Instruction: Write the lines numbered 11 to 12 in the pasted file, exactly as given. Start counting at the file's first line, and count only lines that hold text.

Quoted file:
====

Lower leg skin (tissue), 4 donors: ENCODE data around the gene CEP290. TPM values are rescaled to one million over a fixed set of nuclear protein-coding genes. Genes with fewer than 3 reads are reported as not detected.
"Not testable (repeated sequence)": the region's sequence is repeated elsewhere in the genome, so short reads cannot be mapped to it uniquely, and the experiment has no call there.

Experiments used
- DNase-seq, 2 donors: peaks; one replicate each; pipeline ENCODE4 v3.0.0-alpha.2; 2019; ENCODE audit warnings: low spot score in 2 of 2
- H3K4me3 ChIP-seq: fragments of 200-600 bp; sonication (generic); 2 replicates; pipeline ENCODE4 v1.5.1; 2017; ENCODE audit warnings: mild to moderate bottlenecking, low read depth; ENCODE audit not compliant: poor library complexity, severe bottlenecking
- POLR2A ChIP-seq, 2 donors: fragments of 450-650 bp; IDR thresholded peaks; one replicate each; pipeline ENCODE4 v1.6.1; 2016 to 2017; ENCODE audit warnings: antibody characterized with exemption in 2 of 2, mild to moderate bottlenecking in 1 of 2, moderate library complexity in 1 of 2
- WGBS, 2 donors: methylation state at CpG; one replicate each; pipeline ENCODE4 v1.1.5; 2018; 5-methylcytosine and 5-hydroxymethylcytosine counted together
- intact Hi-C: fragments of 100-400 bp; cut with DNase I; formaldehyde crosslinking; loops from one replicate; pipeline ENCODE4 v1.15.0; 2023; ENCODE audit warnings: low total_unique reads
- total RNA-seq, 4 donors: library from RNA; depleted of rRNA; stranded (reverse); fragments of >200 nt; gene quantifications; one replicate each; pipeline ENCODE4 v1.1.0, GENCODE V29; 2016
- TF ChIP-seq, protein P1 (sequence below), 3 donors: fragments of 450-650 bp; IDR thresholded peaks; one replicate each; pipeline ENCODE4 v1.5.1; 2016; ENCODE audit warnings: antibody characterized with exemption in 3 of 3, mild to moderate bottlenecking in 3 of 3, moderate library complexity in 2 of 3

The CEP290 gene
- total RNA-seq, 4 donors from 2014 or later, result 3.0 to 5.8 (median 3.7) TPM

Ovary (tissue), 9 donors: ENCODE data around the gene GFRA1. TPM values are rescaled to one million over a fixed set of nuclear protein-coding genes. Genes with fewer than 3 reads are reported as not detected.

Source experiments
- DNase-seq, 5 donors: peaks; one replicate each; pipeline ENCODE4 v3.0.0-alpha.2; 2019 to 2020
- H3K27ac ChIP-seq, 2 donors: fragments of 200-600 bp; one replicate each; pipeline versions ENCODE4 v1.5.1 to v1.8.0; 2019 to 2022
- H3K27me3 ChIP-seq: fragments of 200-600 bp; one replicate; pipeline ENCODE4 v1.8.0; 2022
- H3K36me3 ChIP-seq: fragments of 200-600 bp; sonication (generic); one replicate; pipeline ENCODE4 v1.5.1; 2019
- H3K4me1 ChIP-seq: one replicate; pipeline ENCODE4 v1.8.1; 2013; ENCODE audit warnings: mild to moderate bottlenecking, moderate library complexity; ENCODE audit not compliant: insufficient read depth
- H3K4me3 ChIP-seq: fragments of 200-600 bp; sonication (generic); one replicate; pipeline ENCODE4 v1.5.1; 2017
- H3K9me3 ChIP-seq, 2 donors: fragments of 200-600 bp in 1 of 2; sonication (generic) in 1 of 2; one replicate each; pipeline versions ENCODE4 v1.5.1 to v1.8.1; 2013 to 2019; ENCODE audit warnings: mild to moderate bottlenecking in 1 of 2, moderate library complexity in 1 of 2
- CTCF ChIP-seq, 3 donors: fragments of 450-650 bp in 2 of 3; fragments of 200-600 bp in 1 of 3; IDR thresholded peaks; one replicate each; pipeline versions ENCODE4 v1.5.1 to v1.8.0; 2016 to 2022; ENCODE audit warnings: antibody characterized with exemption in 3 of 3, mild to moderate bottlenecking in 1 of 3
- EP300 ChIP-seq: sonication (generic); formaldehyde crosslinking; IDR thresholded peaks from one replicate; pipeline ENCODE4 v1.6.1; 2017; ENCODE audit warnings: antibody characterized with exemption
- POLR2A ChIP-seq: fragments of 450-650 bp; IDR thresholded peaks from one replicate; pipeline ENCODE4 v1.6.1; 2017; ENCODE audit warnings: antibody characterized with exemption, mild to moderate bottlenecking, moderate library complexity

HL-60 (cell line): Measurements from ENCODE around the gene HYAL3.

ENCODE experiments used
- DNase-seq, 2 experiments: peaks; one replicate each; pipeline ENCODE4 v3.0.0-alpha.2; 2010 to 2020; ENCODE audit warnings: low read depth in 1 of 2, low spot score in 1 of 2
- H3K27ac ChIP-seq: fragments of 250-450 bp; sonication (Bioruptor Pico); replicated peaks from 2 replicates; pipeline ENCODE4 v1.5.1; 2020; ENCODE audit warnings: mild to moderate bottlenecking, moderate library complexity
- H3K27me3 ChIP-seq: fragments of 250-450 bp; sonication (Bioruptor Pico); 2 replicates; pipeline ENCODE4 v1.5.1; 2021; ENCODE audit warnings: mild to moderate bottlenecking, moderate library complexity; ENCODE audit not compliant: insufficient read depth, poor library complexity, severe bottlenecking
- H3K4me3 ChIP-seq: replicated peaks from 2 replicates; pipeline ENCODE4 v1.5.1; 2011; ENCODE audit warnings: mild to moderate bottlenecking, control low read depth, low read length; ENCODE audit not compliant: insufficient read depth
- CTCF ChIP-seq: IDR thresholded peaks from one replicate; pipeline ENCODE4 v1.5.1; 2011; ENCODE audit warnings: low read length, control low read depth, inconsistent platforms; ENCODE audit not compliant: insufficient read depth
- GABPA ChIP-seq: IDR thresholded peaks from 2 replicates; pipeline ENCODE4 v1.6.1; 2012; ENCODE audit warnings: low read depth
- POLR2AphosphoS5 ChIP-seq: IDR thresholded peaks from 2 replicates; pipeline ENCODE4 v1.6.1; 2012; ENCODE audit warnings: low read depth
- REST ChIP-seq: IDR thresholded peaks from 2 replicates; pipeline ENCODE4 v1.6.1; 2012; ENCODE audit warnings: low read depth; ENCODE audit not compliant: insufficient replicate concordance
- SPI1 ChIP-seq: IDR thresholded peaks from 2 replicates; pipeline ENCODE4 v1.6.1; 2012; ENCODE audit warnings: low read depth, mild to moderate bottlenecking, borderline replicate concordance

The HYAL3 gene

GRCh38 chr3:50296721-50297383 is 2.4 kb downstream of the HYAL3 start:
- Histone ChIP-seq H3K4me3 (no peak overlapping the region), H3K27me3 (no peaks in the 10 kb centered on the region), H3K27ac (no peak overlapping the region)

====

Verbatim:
The CEP290 gene
- total RNA-seq, 4 donors from 2014 or later, result 3.0 to 5.8 (median 3.7) TPM